I’ve seen this many, many times. A product team building a product with flat or no usage pins their hopes on the new feature they’re adding. “If we just add this new feature, then people will use our product,” they say. It almost never works, because the core product is still the same. Instead, the product team should redesign the core product until people are using it well.

porter-quote

NVV: If a startup’s product or feature isn’t sticking, how can they tell if it’s the feature itself or if it’s the design of that feature? In other words, maybe it’s what users actually do want, but it was implemented improperly. How do you learn that?

JP: Yeah, this is related to the previous question and is a core product design problem. When you have a feature and it’s not getting used well, you have to question its existence. Should you keep it around or should you cut it? The worst decision is to keep it around because it’s already there and it would take work to remove. A close second-worst decision is to kill it off and just assume that the feature was a bad idea.

I’ve seen this a thousand times too: “Oh yeah, we tried that, and it didn’t work.” In 95% of those cases, though, the initial manifestation of the feature just wasn’t the right one. Think about it: The first time humans do anything, we’re not very good at it! I think the same goes for features.

Good product design is the result of persistence as much as anything else. That’s why you hear companies like Airbnb and Evernote and others say that it can take years to figure out user onboarding or free trials or other sophisticated flows. It takes a lot of time to get your message right, get the user incentives right, get the interaction right, etc. It is easy to become impatient and throw out some great ideas prematurely.

But some features really don’t work. So as a product designer, you have to continually assess the distinction between your product vision and its execution. You need to be able to tell the difference between the right feature implemented poorly and a bad feature.

NVV: So how do you approach that tactically and strategically?

JP: Like most user experience issues, you do this by gathering multiple types of feedback, both quantitative and qualitative. You look at quantitative usage data to see how things are actually being used. For those features that aren’t being used as much as you expect, you need to dig deeper with qualitative feedback to understand the problem.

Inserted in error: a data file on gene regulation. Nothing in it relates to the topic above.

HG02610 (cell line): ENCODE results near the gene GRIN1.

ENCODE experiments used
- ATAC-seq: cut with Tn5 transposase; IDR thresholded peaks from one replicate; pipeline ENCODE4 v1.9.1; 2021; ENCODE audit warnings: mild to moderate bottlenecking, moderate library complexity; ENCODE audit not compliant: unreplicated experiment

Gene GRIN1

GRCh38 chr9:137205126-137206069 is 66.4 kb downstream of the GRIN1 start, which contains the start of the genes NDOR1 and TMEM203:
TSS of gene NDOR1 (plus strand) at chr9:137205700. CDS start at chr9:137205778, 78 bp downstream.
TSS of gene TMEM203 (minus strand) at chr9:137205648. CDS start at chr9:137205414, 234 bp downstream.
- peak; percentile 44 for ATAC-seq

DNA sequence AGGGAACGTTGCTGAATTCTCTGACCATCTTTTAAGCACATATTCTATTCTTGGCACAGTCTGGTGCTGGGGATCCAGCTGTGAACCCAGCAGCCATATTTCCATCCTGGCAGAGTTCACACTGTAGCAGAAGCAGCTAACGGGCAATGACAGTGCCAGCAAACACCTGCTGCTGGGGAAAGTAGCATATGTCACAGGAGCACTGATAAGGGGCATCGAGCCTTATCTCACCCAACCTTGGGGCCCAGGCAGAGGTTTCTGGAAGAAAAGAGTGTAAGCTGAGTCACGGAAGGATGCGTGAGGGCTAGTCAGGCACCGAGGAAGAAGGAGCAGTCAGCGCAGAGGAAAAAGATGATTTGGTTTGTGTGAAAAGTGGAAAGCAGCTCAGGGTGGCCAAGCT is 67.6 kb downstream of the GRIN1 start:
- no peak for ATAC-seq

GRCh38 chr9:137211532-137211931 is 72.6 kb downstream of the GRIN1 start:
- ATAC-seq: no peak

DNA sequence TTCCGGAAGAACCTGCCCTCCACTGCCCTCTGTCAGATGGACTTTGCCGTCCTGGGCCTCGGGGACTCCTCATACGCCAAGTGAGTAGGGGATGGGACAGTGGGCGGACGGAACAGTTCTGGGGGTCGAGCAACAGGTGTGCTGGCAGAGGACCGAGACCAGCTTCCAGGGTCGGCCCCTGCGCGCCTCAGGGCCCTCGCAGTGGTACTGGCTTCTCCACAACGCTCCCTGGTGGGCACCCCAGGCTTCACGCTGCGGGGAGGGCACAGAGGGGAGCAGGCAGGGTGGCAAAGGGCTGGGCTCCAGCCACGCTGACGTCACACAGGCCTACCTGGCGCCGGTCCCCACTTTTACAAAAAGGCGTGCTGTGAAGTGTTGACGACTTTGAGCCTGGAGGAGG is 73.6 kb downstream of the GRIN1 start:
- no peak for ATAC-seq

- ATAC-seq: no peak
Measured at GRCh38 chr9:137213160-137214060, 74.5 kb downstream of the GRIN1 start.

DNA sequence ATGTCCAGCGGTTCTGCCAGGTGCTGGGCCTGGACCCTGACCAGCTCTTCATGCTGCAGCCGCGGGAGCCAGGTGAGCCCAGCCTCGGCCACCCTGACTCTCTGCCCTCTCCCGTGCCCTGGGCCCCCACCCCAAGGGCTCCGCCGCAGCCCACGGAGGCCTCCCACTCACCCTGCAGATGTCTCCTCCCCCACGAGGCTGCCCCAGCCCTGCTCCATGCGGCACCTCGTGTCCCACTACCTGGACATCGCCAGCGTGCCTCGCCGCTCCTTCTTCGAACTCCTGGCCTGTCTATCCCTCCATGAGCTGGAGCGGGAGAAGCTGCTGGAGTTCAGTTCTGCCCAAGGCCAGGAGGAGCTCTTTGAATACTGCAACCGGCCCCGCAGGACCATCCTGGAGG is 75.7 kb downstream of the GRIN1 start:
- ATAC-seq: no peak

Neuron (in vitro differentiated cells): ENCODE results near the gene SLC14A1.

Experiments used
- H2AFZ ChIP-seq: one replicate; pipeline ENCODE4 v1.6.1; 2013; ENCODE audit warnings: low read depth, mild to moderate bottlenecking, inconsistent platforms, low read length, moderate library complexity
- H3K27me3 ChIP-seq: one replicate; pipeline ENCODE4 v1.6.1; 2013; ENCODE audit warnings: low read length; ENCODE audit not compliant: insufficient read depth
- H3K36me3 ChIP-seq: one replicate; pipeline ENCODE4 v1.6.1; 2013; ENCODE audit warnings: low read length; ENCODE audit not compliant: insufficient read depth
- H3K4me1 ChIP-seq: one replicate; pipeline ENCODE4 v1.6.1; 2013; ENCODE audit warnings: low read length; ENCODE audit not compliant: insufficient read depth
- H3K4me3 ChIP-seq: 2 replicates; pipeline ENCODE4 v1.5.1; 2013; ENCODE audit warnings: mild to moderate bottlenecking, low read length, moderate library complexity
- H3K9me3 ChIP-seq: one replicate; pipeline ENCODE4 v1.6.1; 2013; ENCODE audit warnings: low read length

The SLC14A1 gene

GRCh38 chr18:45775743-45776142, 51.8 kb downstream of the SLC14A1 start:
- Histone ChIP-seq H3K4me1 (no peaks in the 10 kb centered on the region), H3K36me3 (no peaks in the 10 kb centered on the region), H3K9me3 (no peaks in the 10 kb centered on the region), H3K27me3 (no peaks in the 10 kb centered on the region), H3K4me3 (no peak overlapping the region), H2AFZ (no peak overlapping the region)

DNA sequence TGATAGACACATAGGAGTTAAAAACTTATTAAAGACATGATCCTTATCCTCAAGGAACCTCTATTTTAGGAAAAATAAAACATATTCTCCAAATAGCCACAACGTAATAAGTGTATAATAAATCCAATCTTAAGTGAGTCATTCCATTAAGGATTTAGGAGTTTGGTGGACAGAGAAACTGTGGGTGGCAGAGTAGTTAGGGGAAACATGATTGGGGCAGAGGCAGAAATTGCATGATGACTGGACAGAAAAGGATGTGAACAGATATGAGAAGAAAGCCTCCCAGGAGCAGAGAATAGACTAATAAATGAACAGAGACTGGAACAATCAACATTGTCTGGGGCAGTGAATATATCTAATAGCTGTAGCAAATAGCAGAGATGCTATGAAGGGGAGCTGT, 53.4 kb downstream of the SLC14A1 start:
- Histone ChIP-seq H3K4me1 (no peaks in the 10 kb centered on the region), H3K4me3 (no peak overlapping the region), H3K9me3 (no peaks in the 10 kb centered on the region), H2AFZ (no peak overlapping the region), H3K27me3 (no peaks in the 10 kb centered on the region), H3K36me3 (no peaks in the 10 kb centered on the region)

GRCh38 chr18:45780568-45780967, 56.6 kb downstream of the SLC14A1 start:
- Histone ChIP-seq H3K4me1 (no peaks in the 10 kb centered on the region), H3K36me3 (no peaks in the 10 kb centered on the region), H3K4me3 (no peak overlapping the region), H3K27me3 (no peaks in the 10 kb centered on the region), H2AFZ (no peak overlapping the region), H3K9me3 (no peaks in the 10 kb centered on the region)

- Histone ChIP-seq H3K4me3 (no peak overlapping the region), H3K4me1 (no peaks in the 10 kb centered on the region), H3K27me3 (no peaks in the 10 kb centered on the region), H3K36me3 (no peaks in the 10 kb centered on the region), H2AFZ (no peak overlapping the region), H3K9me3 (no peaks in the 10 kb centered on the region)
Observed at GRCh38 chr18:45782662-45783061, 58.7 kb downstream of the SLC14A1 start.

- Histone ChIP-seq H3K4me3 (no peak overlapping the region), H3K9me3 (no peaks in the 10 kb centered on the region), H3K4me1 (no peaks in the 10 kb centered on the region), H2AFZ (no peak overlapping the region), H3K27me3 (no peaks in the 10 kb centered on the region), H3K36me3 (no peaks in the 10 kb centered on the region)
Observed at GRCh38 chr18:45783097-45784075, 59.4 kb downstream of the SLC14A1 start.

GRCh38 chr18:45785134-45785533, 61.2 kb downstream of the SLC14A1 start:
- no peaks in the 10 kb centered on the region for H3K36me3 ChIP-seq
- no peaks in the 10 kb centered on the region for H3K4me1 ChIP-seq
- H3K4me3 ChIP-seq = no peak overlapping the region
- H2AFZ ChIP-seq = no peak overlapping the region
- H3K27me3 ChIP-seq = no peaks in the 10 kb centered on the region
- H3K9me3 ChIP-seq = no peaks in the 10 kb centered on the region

So interview folks, and find out why they aren’t using it. They will typically know — they might not care or they might not understand the value of the feature. In some cases, they will have a very specific reason why it’s not working for them. Here is the opportunity: You may be able to fix the problem and kickstart usage of the feature.

Quantitative feedback tells you what is happening (or not happening), and qualitative feedback helps you understand why. Never trust just one of these types of data. Use both together to really understand your product’s usage patterns.

At the Intersection of Intuition, Feedback, and Data

NVV: You seem to incorporate small changes and tweaks that over time change the complexion of the product. Two questions along those lines:

(1) How do you know how long to keep the product the same before tweaking/adding? And (2) how do you prioritize what to actually change, especially when you probably have some intuition and vision that needs to now co-exist with user feedback?

JP: To answer the first question: After you launch a new feature, you have to give it a while. It takes time for people to notice and try your new thing. We try to wait for actual usage numbers, and while we’re waiting, I’m also talking with folks about how they’re liking the feature, how it can be improved, etc. This is where the feedback loop becomes virtuous. When people know you’re listening and designing based on their feedback they will go out of their way to help. In general, though, I wait until I’m confident I understand what’s really going on with the feature before tweaking — enough so that no new feedback surprises me anymore.

As for how I prioritize change and balance intuition with feedback, it depends on your current product focus. Is it improving product satisfaction, usage, or growth? If you’re measuring all of these over time, then one easy way to choose is to simply focus on the one when it drops below an acceptable threshold. For example, if your monthly growth goal is 5%, and last month was only 3.5%, then that’s what you should focus on (and improve features/campaigns related to growth).

The interplay between vision/intuition and data/feedback is that you need both. You need to be able to assess how you’re currently doing with data but also not let data stop you from taking risks with your product. Many teams become conservative over time as they rely more and more on data to make decisions. They ultimately become paralyzed and unable to build something really new.

smart-product-designers